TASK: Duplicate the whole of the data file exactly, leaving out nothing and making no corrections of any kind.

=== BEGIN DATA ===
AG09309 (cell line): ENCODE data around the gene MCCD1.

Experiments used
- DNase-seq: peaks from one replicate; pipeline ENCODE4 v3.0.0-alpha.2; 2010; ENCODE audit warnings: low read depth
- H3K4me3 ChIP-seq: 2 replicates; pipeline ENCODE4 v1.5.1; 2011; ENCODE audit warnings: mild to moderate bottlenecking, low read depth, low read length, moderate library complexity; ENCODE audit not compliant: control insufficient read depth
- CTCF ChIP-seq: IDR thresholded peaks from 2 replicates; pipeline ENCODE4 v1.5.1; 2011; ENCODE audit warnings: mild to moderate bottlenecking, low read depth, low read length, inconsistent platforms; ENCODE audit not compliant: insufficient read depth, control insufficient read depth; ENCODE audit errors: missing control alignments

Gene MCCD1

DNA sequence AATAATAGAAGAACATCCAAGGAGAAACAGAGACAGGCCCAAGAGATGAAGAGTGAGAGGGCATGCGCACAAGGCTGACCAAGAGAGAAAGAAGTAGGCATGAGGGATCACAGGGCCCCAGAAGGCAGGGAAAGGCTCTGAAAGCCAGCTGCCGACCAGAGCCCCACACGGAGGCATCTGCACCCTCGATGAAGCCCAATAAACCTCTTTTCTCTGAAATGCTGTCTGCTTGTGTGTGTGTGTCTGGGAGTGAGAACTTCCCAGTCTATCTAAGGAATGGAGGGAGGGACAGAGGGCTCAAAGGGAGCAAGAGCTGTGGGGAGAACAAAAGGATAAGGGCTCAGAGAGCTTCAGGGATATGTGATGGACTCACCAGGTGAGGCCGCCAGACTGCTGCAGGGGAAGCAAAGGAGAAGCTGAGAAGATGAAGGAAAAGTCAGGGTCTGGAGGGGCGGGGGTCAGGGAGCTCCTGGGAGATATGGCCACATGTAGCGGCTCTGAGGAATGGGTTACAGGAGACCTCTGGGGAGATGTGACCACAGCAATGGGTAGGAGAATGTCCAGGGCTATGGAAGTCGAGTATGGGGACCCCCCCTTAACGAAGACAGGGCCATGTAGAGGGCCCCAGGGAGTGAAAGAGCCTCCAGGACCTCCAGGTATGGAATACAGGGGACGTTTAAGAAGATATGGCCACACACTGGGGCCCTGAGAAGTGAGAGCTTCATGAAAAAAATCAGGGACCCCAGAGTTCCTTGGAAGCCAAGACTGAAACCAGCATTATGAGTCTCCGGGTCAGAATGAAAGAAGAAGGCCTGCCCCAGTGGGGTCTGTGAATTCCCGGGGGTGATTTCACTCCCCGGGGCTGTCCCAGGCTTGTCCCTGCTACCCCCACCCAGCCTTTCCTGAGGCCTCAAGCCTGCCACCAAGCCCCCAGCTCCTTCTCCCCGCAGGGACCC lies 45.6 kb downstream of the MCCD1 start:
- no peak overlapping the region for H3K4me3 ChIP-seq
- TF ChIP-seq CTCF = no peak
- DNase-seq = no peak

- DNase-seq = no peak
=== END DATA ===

AG09309 (cell line): ENCODE data around the gene MCCD1.

Experiments used
- DNase-seq: peaks from one replicate; pipeline ENCODE4 v3.0.0-alpha.2; 2010; ENCODE audit warnings: low read depth
- H3K4me3 ChIP-seq: 2 replicates; pipeline ENCODE4 v1.5.1; 2011; ENCODE audit warnings: mild to moderate bottlenecking, low read depth, low read length, moderate library complexity; ENCODE audit not compliant: control insufficient read depth
- CTCF ChIP-seq: IDR thresholded peaks from 2 replicates; pipeline ENCODE4 v1.5.1; 2011; ENCODE audit warnings: mild to moderate bottlenecking, low read depth, low read length, inconsistent platforms; ENCODE audit not compliant: insufficient read depth, control insufficient read depth; ENCODE audit errors: missing control alignments

Gene MCCD1

DNA sequence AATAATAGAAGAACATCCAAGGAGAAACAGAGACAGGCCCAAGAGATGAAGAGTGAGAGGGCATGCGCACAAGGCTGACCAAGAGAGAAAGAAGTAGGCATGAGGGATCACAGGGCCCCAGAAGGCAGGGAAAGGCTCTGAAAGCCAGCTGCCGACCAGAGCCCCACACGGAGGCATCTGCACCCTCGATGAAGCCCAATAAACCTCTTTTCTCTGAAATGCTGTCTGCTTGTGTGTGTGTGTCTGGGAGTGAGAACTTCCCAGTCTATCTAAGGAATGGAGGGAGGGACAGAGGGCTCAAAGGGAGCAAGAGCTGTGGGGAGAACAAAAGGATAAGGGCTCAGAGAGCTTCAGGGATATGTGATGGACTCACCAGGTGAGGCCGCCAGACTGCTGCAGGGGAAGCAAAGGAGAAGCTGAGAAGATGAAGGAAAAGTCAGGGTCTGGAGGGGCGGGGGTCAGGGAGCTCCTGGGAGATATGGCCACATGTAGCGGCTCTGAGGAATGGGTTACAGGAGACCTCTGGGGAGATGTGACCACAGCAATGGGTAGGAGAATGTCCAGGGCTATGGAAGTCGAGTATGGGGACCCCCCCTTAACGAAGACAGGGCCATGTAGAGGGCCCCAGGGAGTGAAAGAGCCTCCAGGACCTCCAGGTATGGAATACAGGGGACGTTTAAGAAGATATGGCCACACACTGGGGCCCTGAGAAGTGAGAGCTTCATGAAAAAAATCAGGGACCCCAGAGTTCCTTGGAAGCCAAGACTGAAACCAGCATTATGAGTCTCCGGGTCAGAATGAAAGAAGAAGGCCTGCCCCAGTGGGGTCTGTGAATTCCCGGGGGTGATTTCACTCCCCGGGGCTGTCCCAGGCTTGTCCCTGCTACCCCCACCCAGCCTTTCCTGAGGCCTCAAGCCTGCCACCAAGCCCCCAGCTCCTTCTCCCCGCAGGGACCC lies 45.6 kb downstream of the MCCD1 start:
- no peak overlapping the region for H3K4me3 ChIP-seq
- TF ChIP-seq CTCF = no peak
- DNase-seq = no peak

- DNase-seq = no peak